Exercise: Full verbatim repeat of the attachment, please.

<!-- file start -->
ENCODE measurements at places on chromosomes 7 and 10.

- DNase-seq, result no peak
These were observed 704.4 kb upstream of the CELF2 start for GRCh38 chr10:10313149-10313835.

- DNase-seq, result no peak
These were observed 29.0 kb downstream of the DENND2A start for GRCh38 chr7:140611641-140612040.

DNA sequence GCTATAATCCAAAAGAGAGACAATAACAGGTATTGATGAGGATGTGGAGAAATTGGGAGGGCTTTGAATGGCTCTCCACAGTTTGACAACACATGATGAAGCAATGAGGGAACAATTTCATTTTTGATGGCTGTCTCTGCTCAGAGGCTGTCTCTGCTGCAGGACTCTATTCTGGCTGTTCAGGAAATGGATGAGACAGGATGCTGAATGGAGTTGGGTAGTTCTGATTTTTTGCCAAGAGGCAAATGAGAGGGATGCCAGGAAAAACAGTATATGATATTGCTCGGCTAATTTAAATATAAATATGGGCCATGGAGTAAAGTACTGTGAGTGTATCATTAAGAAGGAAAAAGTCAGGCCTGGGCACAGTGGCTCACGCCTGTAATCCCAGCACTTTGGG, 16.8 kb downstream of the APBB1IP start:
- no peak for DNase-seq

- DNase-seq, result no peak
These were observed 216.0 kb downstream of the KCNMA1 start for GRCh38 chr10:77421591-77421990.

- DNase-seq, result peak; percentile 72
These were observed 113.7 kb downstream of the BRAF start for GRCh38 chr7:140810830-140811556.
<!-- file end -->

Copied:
ENCODE measurements at places on chromosomes 7 and 10.

- DNase-seq, result no peak
These were observed 704.4 kb upstream of the CELF2 start for GRCh38 chr10:10313149-10313835.

- DNase-seq, result no peak
These were observed 29.0 kb downstream of the DENND2A start for GRCh38 chr7:140611641-140612040.

DNA sequence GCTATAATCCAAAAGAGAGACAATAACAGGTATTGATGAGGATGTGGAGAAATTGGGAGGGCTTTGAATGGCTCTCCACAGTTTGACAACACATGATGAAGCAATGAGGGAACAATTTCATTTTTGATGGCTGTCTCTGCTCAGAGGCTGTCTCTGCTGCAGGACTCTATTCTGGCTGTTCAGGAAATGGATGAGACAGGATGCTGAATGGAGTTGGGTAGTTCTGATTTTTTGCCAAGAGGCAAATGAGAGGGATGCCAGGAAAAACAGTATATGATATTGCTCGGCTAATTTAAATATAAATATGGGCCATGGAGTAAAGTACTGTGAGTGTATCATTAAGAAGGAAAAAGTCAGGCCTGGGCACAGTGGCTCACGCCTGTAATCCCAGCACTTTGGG, 16.8 kb downstream of the APBB1IP start:
- no peak for DNase-seq

- DNase-seq, result no peak
These were observed 216.0 kb downstream of the KCNMA1 start for GRCh38 chr10:77421591-77421990.

- DNase-seq, result peak; percentile 72
These were observed 113.7 kb downstream of the BRAF start for GRCh38 chr7:140810830-140811556.